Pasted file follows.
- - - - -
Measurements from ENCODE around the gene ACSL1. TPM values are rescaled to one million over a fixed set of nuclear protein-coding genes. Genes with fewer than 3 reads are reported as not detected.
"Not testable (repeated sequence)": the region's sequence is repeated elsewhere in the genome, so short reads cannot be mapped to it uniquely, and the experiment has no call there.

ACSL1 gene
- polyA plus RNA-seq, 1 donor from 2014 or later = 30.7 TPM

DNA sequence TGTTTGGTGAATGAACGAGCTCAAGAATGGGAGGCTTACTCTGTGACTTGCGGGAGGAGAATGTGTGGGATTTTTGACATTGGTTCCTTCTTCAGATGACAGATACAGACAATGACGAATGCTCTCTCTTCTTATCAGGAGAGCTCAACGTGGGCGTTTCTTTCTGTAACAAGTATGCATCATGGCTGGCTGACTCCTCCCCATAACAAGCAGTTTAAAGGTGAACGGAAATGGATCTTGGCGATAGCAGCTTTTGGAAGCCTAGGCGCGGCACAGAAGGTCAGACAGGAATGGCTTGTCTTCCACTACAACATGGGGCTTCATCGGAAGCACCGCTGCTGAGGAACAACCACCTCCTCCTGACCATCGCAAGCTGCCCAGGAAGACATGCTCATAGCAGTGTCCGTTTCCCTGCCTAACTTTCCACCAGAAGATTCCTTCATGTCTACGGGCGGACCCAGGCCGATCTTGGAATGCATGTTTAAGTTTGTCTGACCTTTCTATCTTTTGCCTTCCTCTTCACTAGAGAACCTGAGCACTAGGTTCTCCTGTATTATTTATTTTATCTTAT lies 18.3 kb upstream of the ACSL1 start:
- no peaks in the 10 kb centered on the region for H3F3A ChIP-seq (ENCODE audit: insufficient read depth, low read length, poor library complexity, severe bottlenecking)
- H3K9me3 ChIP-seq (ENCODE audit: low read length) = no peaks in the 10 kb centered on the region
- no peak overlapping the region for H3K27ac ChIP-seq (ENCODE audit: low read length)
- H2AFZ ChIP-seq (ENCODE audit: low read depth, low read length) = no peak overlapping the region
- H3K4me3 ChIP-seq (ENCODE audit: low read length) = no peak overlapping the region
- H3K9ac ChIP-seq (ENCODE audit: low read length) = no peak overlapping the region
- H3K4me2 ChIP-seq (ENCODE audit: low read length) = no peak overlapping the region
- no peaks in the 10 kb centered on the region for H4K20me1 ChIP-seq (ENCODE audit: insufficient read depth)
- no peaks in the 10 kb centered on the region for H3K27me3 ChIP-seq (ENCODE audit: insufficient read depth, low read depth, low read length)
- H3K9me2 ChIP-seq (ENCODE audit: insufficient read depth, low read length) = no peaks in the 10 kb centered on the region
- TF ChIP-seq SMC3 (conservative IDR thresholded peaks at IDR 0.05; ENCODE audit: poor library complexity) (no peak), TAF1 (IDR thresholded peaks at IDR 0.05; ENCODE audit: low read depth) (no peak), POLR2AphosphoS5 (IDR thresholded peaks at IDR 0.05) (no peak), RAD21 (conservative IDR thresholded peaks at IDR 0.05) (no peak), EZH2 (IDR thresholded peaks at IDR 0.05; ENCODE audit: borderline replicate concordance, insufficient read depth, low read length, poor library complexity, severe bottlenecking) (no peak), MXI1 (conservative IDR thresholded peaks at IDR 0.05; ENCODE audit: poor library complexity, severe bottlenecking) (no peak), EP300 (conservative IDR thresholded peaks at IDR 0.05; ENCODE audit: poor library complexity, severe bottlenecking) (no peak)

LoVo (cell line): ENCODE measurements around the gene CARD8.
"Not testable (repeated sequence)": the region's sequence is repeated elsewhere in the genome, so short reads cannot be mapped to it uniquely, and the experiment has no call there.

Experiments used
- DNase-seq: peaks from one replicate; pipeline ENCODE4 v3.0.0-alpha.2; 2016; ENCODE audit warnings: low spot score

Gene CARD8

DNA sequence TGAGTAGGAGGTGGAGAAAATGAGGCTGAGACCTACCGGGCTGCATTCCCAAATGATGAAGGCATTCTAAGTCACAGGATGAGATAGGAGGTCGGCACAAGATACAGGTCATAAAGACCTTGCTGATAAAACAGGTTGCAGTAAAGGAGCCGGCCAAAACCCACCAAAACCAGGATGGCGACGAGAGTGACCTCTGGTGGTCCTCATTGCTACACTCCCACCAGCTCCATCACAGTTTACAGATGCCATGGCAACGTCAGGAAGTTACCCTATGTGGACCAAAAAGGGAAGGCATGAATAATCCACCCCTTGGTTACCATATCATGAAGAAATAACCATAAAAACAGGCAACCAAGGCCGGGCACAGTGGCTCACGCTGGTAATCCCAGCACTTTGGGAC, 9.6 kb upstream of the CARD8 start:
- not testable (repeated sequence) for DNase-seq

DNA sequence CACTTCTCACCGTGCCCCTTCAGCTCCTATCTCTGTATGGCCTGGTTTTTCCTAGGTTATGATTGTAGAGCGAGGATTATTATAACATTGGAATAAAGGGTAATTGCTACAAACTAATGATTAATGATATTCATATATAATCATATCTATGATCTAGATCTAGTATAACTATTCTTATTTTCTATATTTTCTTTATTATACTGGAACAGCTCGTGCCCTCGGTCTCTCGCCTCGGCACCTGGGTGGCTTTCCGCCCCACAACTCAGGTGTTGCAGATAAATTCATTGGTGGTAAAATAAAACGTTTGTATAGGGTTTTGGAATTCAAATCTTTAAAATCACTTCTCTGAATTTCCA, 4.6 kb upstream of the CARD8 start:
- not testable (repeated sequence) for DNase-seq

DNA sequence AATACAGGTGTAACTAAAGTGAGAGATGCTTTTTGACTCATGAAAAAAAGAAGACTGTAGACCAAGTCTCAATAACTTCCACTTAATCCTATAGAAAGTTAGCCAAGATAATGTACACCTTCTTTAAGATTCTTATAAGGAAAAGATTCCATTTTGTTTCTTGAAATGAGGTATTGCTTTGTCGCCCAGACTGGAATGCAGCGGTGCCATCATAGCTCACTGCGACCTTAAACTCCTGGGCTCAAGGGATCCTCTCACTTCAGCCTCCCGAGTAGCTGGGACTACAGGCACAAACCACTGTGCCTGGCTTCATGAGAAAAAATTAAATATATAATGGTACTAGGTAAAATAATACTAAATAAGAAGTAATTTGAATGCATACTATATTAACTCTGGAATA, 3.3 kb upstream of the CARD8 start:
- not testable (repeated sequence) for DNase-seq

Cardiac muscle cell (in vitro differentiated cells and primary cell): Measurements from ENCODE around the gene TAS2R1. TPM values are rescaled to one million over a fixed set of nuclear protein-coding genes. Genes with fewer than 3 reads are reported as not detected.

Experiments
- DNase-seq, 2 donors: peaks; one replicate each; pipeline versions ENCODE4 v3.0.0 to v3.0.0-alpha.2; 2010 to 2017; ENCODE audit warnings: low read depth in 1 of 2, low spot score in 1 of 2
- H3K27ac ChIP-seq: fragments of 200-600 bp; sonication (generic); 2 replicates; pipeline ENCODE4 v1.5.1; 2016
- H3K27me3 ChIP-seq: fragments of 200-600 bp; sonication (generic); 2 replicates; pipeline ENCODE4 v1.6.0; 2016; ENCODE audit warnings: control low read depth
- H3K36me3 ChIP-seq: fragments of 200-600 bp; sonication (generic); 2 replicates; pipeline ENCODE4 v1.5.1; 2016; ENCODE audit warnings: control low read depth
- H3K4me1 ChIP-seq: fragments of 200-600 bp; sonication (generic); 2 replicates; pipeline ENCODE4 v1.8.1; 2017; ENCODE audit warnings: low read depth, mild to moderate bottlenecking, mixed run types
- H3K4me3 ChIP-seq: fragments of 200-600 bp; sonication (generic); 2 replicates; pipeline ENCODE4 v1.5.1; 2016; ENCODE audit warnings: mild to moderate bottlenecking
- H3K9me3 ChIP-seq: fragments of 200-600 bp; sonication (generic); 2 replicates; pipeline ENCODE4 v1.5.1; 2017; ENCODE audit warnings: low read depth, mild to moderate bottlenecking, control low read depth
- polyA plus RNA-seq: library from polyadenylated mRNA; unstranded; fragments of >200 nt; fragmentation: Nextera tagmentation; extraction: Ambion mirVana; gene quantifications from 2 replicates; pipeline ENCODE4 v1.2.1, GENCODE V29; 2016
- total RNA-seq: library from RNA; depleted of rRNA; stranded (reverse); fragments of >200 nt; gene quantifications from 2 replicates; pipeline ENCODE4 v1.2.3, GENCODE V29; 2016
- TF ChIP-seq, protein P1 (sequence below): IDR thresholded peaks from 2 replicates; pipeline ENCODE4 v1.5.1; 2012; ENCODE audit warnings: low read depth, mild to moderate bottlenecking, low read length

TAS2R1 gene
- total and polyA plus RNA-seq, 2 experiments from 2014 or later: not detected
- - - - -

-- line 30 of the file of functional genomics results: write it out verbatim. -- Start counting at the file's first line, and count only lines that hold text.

- DNase-seq, 2 donors: peaks; one replicate each; pipeline versions ENCODE4 v3.0.0 to v3.0.0-alpha.2; 2010 to 2017; ENCODE audit warnings: low read depth in 1 of 2, low spot score in 1 of 2